If Taku fails to retain his seat then could we have a return to the Mika Hakkinen / David Coulthard pairing we had in the late 90s and early millenium? I'm not so certain that it would be such a hot pairing these days. But they work wel together and David should be more equal to Mika nowadays given that Mika is off form.

And what of the BAR team itself? More later but for now I'd say they are a lean outfit and I believe are applying more brainpower to maximize their resources than any other team in the paddock. I'm a big Honda fan despite owning a Toyota and I'm quite keen to see them succeed. They have as good a chance as any I believe.

Yes, I mentioned Toyota. More of them later as well. But at the moment, that team is completely rubbish.


Lots has happened since I last wrote a month ago. The most interesting of which seems to be the Button Saga. I guess you've all heard about it. A loophole in Button's contract has given him a way out and seeings how Sir Frank needs a driver to partner Aussie Mark Webber.

It all began of course when it was discovered by Button's management that David Richards exercised his option on extending Button's BAR contract before Honda made a long term commitment to the team. This was a prerequisite for the contract extension. Honda delayed and so Button's management found a way for him to worm his way out.

Sir Frank of course has been in constant contact with Button all the while since they parted after the 2000 season. So, when Button came knocking on the door, Frank signed him up immediately. Reports has it that he had mere hours or less to make up his mind. Well, he did and it seems that BMW are pretty happy with the choice as well. Remember of course that it was Gerhard Berger who pushed for him to drive in BMW Williams for the year 2000.

My first reaction is that its an excellent choice for Button. Ok so Williams are not in the best of shapes at the moment, the team being in a flux. I am certain however that such things will come together in due course. Button need only sit it out and wait. In Mark Webber, he has a highly competitive team mate who should be at the top of his game given his age. I admire Webber tremendously. He doesn't have the flair of a Senna or Montoya but his driving is solid and he complains very little. He's also mighty consistent and should push Button extremely hard. Jense can't have any off days with this bloke around.

Jenson admits that the technical resources of Williams BMW are what made him change his mind. He believes, and quite rightly that Williams has a better chance of giving him a championship winning car. With the driver pairing Frank now has I believe, the team will galvanize and be stronger than ever in their championship challenge. Two, no bullshit drivers in the team, one of whom seems to have excellent technical abilities, will certainly ensure that. In addition, it is known that Webber is also good at motivating the troops. All in all, a win-win situation for Frank and Jenson.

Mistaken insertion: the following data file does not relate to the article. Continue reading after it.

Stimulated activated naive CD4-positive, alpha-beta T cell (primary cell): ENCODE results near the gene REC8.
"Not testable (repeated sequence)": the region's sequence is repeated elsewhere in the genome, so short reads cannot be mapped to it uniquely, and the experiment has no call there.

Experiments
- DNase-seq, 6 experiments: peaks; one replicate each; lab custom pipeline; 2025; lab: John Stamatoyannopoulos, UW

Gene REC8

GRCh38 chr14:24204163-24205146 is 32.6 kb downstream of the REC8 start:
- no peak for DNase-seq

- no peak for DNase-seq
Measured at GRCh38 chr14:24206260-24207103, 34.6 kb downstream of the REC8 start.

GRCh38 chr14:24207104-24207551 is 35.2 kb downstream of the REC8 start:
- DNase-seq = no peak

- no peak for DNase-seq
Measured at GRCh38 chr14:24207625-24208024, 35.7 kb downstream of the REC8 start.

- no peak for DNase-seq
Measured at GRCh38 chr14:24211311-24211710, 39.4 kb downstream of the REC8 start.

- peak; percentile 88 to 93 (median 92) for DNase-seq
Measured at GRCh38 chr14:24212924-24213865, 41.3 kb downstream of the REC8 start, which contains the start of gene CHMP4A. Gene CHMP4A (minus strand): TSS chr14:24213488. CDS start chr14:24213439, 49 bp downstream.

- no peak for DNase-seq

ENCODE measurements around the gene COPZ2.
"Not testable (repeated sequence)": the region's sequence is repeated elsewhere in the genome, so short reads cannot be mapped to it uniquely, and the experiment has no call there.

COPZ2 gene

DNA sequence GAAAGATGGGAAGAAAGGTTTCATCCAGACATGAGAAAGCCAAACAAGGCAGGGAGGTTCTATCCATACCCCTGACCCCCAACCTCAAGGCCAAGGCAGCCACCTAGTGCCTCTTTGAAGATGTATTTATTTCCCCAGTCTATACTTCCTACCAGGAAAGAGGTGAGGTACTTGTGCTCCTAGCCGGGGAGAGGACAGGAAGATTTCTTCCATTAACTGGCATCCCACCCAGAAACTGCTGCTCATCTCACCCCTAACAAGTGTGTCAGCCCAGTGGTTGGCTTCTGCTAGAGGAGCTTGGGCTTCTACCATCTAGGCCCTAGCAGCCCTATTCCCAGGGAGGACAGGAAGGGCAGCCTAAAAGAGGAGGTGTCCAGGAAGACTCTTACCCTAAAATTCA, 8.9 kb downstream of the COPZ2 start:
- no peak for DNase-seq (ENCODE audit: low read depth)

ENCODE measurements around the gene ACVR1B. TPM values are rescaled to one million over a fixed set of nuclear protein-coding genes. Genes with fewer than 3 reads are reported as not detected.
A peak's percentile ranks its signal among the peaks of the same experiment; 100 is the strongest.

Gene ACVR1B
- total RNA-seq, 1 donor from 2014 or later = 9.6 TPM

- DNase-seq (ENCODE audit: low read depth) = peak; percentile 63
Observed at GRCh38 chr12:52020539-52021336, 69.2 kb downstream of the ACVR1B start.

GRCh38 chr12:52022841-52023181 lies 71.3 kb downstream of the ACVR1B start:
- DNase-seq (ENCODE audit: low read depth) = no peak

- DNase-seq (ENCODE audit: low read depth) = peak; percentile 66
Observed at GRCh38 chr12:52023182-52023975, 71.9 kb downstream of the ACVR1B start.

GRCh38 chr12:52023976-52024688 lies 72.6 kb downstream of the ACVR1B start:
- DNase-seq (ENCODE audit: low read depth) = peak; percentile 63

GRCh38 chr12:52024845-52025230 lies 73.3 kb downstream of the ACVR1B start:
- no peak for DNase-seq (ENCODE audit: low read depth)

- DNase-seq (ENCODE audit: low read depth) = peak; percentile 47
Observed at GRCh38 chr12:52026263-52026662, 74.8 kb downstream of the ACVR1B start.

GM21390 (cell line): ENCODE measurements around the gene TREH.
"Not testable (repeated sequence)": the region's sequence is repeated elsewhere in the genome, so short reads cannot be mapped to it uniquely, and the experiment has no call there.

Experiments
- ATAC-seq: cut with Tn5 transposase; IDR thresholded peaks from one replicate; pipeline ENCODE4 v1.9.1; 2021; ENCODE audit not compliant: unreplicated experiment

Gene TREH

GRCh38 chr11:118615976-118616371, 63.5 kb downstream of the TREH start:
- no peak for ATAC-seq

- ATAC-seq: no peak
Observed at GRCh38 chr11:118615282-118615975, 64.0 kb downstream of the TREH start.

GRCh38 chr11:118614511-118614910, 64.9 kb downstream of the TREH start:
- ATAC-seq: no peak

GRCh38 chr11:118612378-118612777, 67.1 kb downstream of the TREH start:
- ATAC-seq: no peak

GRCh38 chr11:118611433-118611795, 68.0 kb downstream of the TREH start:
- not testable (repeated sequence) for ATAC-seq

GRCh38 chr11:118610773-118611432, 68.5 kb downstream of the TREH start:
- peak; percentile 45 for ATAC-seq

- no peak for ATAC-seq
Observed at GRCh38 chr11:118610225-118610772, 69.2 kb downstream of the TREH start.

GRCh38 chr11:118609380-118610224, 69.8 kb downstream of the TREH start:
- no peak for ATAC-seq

After that initial reaction, I visited Planet F1 and found some other reactions that I found quite amusing. Indeed, for David Richards what goes around seems to have come around. Remember last year? Remember Jacques Villeneuve? One Planet F1 reader referred to David Richards as a PR infested slimeball. I couldn't agree more. Yes, he's an excellent manager who's managed to turn BAR around. But he's also slime. Just as he unfairly ditched Jacques (by using a PR campaign against him), so now he's been ditched by his superstar Jenson Button. All this of course, after Jenson confessed his eternal love and loyalty to BAR. On David Richard's side he'll also feel hard done by when after all, one could say he "rescued" Jenson Button after he was completely blowm away by Fisichella at Benetton.

In life, I have observed that people have a hard time taking what they've dished out. And it seems, David Richards has a hard time dealing with the Button situation. Quite honestly I love watching him squirm right now. There is justice in the world after all. As for Button, I believe he simply has like any other driver, the right to choose the best option for himself. Despite being outclassed by Fisichella at one point in time, I still rate him very highly. Perhaps not as good as Webber but close. If one day Button does a Buttongate on Frank then I don't think Frank would complain much. To someone like Frank Williams he's just a driver after all. Expendable. David Richards doesn't quite share that view of superstars and you can tell. Up yours David!